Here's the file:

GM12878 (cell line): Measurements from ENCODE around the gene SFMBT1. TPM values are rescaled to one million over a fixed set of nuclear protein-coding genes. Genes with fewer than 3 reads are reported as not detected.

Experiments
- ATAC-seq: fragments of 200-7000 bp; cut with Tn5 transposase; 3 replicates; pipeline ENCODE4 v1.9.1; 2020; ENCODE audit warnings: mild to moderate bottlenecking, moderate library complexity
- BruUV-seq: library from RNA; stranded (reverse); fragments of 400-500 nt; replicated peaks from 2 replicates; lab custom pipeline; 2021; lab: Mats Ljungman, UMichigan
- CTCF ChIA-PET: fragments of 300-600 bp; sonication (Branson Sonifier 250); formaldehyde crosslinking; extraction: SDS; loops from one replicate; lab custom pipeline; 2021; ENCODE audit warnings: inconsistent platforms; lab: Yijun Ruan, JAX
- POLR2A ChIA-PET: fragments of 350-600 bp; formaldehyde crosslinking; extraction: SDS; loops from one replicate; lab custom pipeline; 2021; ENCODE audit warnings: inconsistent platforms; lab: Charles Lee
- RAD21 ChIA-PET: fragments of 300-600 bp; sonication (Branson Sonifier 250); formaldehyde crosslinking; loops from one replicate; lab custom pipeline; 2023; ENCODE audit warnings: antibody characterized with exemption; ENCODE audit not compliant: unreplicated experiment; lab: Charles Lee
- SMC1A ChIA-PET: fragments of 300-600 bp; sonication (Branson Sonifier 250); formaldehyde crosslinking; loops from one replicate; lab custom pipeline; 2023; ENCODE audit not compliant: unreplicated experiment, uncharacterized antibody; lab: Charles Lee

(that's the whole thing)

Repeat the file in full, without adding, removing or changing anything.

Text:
GM12878 (cell line): Measurements from ENCODE around the gene SFMBT1. TPM values are rescaled to one million over a fixed set of nuclear protein-coding genes. Genes with fewer than 3 reads are reported as not detected.

Experiments
- ATAC-seq: fragments of 200-7000 bp; cut with Tn5 transposase; 3 replicates; pipeline ENCODE4 v1.9.1; 2020; ENCODE audit warnings: mild to moderate bottlenecking, moderate library complexity
- BruUV-seq: library from RNA; stranded (reverse); fragments of 400-500 nt; replicated peaks from 2 replicates; lab custom pipeline; 2021; lab: Mats Ljungman, UMichigan
- CTCF ChIA-PET: fragments of 300-600 bp; sonication (Branson Sonifier 250); formaldehyde crosslinking; extraction: SDS; loops from one replicate; lab custom pipeline; 2021; ENCODE audit warnings: inconsistent platforms; lab: Yijun Ruan, JAX
- POLR2A ChIA-PET: fragments of 350-600 bp; formaldehyde crosslinking; extraction: SDS; loops from one replicate; lab custom pipeline; 2021; ENCODE audit warnings: inconsistent platforms; lab: Charles Lee
- RAD21 ChIA-PET: fragments of 300-600 bp; sonication (Branson Sonifier 250); formaldehyde crosslinking; loops from one replicate; lab custom pipeline; 2023; ENCODE audit warnings: antibody characterized with exemption; ENCODE audit not compliant: unreplicated experiment; lab: Charles Lee
- SMC1A ChIA-PET: fragments of 300-600 bp; sonication (Branson Sonifier 250); formaldehyde crosslinking; loops from one replicate; lab custom pipeline; 2023; ENCODE audit not compliant: unreplicated experiment, uncharacterized antibody; lab: Charles Lee